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If you feel unready to get started then just put “TBD” for “to be determined” for sections currently unknown, and prefacing sections that are still under development with “(under development)”.  Then it can be shared which will foster collaboration as early in the process as possible.

After clicking “submit”, invite others to collaborate, and work toward research-design-excellence, rather than mere research-design-completion.  Inviting others in on the design phase, before it’s fully “ready”, is a great way to get key players on board, improve buy-in, and improving study design before it’s too late to make design changes.

  • RECOMMENDATION:

    Enter only the items with a red star for now and press submit. Then after you receive an email to validate your account you can edit the other sections, then invite your collaborators to assist in the design of the study.

  • We recommend you include a unique identifier so you can easily find it with a search
  • Please provide any details necessary to do the research: Protocols, dosage, frequency, special instructions
  • Enter which grants, if any, that you will be pursuing, as well as other funding sources
  • List all diseases, illnesses, health conditions, symptoms for which this study is intended to impact.
  • Persons Affected

    The total number of persons affected with a condition that may benefit if the hypothesis is true.

  • in the US
  • in the world
  • Recommendation: Make at least one of these based on directly measurable human-function indicators (example: normal-cell survival, QLQ-c30), in addition to indirect diagnostic measurements (ex: CBC analytics). Save the diagnostic measurements for secondary endpoint measurements.

    Caution: Avoid using primary metrics that may indicate negative response in spite of providing an overall benefit to the patient. This can happen when an incorrect pathology is presumed, or when the metric is too specific. In this matter it is actually preferred to measure, for example in the case of SARS, days until oxygen sats are back above 93, or post recovery lung capacity %, as opposed to patients died (which may require an unreasonably large population to see a statistically significant effect), or as opposed to a metric associated with a specific presumed pathology, or a metric with a lot of variability, like CRP count which is both pathology associated and which may be subject to time and day in the infection when the measurement is taken. Select a metric that is easily, consistently, and reliably taken, with as few uncontrolled factors as possible. Other metrics can be, and should be, employed, but they should be secondary in nature (next field).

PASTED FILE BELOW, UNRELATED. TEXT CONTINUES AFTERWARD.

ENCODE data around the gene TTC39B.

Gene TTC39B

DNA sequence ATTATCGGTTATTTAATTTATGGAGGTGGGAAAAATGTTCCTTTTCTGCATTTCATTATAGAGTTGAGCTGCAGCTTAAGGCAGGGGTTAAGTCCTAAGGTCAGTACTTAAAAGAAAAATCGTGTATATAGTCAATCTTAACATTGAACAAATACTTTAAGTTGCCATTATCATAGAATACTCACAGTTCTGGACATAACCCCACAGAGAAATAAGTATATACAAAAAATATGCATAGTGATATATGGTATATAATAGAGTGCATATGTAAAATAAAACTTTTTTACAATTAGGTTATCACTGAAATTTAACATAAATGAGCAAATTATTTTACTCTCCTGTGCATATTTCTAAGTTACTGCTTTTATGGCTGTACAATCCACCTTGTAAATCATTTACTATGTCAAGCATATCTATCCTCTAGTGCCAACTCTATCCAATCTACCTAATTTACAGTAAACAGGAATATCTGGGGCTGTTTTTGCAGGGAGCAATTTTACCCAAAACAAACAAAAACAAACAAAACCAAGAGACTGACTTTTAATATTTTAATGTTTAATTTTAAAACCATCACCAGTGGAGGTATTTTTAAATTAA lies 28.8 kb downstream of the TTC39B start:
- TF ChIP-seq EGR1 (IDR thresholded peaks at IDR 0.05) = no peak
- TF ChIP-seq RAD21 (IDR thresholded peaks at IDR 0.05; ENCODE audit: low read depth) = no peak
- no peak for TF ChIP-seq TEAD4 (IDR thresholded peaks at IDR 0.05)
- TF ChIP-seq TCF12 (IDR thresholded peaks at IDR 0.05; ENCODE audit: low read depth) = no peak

The reason for making these more tenuous metrics as secondary metrics is that if a primary metric fails the whole study is generally reported as failing despite the fact that the patients in the experiemental group may live 20% longer and with fewer complications. Choosing the wrong metric as a primary metric is an effective way to administer a study designed to bring about a failed response regardless how efficacious the treatment is.
  • These metrics can often be more instructive and beneficial to understanding exactly what is happening to the patient, but may also have a more tenuous relationship with the outcome than might be presumed. In the past, the specific and scientific nature of these metrics have tempted researchers to use these as the primary metrics by which to judge the efficacy of a treatment or protocol, despite that it frequently turns out they are not as directly related to the patient recovery as presumed at this stage of the process. Using these criteria as primary metrics often causes serious errors in the peer assessment of medical research and can trickle down to erroneous practical application, resulting in less effective care and less ideal patient outcomes.
  • Please include studies related to this study that demonstrate presumed efficacy of treatment. Provide citations to peer reviewed journals (AMA format is preferred), and PMID with links whenever possible. Separate each with a blank line.
  • Include the treatments the provide the best outcomes, as well as those which are most cost effective. This includes conventional treatments as well as other treatments current under investigation.
  • Cost per patient

    Total cost for this treatment, per patient. This should include clinical costs as well as drug and medical technology costs.

  • Minimum
  • Typical
  • Maximum
  • Treatment Savings Per Patient, if any

    The expected savings per patient for this treatment compared to standard care. This should include clinical costs as well as drug and medical technology costs.

  • Minimum
  • Typical
  • Maximum
  • Include all potential life-threatening contraindicating conditions, as well as the metrics and associated limits for participating in the treatment. These metrics must be intuitively objective, not subject to interpretation.
  • If this experiment is designed to validate the claims of a specific protocol that has previously been tested, please indicate the person(s) who designed and/or administered the protocol, who might be consulted to verify that the exact protocol is followed in this validating study. If no such person(s) exist, enter your own name in this section.
  • * The "CF Study-Validation Verification" form ensures that everything, from timing, to dose, to patient criteria, to things like hospital food, contraindications, and a range of doses, etc, are all reasonable and are within the parameters most likely to demonstrate efficacy.
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